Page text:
Deep cortical venous infarction with ES was seen in one of our patients. The thrombosed vein was not demonstrated in computed tomography venography or magnetic resonance venography, probably because it would have recannalized. Simons et al. reported that persisting disturbance of venous circulation even post recanalization may lead to an increased intracranial pressure which may result in the herniation of CSF into the sella.[14] Features of diabetes insipidus and syndrome of inappropriate secretion of antidiuretic hormone presenting as polydipsia, polyuria, hyponatremia, and normal blood glucose were also seen in this patient. These are likely due to disturbance of the pituitary hormones. In the study by Diederich et al.,[15] severe normovolemic hyponatremia from previously unrecognized hypopituitarism and secondary adrenal insufficiency were mostly due to ES in 43% of cases. Sheehan’s syndrome and pituitary tumors were also the common causes.[15] In our patient, venous infarction and normovolemic hyponatremia were seen at the time of imaging; it is unclear which led to the other.

ES presenting with psychiatric disorders has been reported by various scholars.[4,8,11] In our study, two (25%) patients had psychotic symptoms but were not objectively evaluated for psychological disorder. The working diagnosis was made due to the bizarre clinical symptoms they presented with, and the imaging was done to rule out an intracranial lesion.

Chronic fatigue, where patients were unable to get out of their beds or may crawl out of their bed and are unable to carry out routine personal activities, was reported in three cases. This symptom was said to have resolved without specific therapy. The cause is not known to us but may be related to the low level of pituitary hormones. Del Monte et al.[12] associated chronic fatigue, hyponatremia, and altered consciousness with hypopituitarism; however, in their experience, the patients recovered after hormonal replacement therapy.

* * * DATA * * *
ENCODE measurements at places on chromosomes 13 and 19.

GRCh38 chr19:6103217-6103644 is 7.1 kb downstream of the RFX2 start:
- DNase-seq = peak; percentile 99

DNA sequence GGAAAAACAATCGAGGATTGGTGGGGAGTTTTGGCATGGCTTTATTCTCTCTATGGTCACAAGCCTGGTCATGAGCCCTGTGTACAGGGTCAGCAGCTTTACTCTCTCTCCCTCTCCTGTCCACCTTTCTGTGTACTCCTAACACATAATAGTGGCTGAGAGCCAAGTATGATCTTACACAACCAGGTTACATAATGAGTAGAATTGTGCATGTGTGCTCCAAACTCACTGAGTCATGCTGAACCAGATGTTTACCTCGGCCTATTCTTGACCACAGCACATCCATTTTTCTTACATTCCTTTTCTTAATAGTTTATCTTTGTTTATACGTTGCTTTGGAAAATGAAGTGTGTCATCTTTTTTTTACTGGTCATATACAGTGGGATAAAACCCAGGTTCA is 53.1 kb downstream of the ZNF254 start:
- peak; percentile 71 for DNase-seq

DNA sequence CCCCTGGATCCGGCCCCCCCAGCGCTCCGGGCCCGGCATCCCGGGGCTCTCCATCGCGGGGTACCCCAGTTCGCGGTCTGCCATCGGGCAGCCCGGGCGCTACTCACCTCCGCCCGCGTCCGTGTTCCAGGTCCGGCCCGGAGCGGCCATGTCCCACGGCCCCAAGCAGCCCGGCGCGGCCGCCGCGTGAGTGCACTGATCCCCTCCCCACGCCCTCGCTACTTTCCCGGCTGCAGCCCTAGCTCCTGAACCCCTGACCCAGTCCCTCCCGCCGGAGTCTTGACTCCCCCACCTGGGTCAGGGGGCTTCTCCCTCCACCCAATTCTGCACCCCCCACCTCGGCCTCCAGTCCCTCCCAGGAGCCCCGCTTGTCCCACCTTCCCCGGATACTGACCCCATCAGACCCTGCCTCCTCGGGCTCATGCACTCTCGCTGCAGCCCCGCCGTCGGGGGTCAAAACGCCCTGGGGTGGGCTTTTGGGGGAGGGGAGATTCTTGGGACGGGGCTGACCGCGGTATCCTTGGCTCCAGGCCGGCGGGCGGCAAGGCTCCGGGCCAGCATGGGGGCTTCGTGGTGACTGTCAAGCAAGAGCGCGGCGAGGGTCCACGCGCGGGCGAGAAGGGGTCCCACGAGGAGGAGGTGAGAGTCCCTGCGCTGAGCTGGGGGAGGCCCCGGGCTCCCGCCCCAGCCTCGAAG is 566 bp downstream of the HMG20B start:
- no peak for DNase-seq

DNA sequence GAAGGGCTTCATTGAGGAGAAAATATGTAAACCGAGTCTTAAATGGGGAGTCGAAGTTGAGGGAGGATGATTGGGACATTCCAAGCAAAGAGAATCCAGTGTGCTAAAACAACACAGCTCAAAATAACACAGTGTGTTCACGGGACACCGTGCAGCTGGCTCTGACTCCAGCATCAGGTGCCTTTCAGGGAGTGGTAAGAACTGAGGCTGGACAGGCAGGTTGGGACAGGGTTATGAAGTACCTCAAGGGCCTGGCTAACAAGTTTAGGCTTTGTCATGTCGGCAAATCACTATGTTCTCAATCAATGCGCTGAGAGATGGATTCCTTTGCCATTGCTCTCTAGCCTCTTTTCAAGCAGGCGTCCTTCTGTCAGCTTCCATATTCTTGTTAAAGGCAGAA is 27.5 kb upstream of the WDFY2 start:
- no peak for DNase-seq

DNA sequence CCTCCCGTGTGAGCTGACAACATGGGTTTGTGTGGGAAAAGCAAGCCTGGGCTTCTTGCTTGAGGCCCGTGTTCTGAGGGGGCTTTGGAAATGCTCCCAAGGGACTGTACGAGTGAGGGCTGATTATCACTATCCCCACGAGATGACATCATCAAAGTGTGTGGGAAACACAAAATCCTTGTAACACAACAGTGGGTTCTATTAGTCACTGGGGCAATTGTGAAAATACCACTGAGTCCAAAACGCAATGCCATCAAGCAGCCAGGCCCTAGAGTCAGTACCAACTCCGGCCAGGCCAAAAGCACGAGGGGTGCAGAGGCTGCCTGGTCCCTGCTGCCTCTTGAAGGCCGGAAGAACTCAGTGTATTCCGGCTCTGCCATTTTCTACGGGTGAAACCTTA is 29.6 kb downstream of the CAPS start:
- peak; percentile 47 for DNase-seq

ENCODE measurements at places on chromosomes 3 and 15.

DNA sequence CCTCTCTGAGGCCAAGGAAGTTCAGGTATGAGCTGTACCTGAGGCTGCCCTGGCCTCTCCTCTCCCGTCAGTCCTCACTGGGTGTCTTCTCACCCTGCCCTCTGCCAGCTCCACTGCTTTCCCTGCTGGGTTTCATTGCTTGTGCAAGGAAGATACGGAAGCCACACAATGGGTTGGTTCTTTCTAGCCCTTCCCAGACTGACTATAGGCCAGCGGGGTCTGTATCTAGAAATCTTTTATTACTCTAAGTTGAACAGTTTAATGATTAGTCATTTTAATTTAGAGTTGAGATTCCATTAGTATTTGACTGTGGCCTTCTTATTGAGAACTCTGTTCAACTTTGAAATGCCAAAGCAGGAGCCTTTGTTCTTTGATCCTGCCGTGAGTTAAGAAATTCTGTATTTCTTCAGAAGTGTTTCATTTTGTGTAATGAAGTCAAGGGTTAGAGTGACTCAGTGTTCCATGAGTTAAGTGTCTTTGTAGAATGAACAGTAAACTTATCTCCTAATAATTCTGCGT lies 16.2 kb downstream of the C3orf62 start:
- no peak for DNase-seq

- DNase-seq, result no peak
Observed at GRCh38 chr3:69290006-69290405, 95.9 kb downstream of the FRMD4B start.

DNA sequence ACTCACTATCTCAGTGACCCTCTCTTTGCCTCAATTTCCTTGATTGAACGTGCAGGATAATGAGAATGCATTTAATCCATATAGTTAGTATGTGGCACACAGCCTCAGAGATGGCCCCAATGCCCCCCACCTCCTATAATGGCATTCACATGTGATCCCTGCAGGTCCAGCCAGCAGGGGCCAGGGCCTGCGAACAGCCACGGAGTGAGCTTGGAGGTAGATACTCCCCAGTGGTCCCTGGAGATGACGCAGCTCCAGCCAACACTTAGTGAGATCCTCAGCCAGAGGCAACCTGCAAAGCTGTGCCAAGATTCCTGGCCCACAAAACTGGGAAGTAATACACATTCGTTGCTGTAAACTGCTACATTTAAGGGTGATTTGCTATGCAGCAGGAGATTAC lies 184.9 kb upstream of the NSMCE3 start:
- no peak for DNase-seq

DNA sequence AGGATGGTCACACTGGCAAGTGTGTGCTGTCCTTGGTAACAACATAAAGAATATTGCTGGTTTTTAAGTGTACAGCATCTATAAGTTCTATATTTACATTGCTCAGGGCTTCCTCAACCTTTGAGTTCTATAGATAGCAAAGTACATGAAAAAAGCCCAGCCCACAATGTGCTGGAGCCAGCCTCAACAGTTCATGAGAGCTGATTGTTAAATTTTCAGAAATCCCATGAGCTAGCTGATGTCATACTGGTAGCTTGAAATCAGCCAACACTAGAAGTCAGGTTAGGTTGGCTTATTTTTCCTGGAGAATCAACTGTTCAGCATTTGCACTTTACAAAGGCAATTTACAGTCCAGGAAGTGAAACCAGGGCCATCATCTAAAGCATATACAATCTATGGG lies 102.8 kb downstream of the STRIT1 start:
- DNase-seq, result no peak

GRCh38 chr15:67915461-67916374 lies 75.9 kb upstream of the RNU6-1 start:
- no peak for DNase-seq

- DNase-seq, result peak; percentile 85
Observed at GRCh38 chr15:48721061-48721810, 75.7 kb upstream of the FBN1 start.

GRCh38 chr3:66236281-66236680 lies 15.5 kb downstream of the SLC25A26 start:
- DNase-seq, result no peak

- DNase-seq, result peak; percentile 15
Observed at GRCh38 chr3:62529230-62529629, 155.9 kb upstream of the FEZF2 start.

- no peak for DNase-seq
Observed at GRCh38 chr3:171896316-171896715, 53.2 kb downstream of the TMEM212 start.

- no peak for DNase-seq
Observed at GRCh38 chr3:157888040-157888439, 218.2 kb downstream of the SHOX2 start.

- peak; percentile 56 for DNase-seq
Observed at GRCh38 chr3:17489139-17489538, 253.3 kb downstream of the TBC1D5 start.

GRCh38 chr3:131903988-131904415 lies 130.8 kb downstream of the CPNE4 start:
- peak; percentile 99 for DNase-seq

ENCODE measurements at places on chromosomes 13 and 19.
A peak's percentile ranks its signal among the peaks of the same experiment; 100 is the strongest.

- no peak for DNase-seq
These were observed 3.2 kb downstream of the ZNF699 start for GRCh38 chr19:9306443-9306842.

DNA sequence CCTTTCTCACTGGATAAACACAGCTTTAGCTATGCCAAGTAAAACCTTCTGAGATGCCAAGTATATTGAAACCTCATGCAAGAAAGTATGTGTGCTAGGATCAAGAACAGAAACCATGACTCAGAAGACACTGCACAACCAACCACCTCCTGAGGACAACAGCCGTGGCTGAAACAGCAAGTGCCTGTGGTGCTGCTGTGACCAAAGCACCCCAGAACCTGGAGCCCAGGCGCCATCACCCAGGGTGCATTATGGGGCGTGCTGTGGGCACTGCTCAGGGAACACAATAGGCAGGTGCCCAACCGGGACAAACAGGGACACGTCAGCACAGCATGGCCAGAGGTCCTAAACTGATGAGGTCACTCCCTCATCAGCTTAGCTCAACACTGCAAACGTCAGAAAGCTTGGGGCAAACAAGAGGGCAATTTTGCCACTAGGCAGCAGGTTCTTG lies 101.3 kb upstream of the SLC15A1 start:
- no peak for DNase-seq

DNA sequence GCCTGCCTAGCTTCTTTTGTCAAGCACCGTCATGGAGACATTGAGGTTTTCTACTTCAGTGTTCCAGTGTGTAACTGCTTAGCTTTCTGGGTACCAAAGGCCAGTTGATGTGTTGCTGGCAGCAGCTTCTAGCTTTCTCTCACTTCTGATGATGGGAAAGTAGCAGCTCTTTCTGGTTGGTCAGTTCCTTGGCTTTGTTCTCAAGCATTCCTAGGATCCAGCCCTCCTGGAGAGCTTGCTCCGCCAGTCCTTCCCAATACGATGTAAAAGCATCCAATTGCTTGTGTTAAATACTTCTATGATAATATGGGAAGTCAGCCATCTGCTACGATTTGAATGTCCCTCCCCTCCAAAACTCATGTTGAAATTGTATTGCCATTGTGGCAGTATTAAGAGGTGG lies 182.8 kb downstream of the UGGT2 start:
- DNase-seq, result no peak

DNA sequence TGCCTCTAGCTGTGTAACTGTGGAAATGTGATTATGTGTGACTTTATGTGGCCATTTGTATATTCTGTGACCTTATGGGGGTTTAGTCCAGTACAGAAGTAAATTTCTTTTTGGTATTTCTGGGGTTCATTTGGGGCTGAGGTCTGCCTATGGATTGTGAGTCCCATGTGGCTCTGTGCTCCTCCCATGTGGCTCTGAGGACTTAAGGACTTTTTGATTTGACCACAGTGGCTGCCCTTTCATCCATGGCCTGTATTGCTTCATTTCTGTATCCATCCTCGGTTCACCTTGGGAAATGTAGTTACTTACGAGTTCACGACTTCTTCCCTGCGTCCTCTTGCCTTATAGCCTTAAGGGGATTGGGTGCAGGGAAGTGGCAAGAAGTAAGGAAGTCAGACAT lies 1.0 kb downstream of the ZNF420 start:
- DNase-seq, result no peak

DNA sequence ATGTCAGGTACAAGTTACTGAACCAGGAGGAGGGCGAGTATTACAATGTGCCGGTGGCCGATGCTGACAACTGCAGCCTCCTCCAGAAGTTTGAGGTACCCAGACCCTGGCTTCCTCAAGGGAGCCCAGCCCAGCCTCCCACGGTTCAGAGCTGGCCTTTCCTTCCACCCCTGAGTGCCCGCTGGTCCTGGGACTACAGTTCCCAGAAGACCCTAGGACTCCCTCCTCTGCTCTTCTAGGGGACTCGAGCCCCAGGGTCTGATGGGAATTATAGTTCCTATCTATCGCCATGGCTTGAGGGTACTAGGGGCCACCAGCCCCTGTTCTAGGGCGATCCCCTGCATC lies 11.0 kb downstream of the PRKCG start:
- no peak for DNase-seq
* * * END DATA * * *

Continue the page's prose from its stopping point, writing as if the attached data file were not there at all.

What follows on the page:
Other reported symptoms such as CSF rhinorrhea, seizures, and sensorineural hearing loss were not seen in our study.[8] The only patient with suspected CSF leak had midline CSF signal in the lumbosacral lesion; the fistulous track could not be demonstrated. Lumbosacral CSF leak with ES has not been documented to the best of our knowledge.

The limitation of this study is the small study group (sample size). Thus, this may not be a true reflection of ES in our environment. As the clinical presentations are so diverse and imaging is relatively expensive and unavailable, the chances are that a good number of patients with this clinical condition are underdiagnosed or are being managed symptomatically with little or no improvement over time. This may be responsible for the chronic/late presentation seen in this study.

The patients were referred to neurology, endocrinology, and ophthalmology clinics for further evaluation and were lost to follow‑up. However, with permission, two of the patients were linked to form a support group.

CONCLUSION

ES, an imaging finding which is generally thought to be of no clinical consequence in our environment, has been found to present clinically in many diverse and complex ways which can be a diagnostic dilemma, for which a high index of suspicion is required. In a resource‑poor setting with little or no health insurance like ours where MRI is expensive and unavailable, patients will spend a fortune treating the vague symptoms. ES should be considered in obese female patients with chronic headache and other unexplained symptoms.

References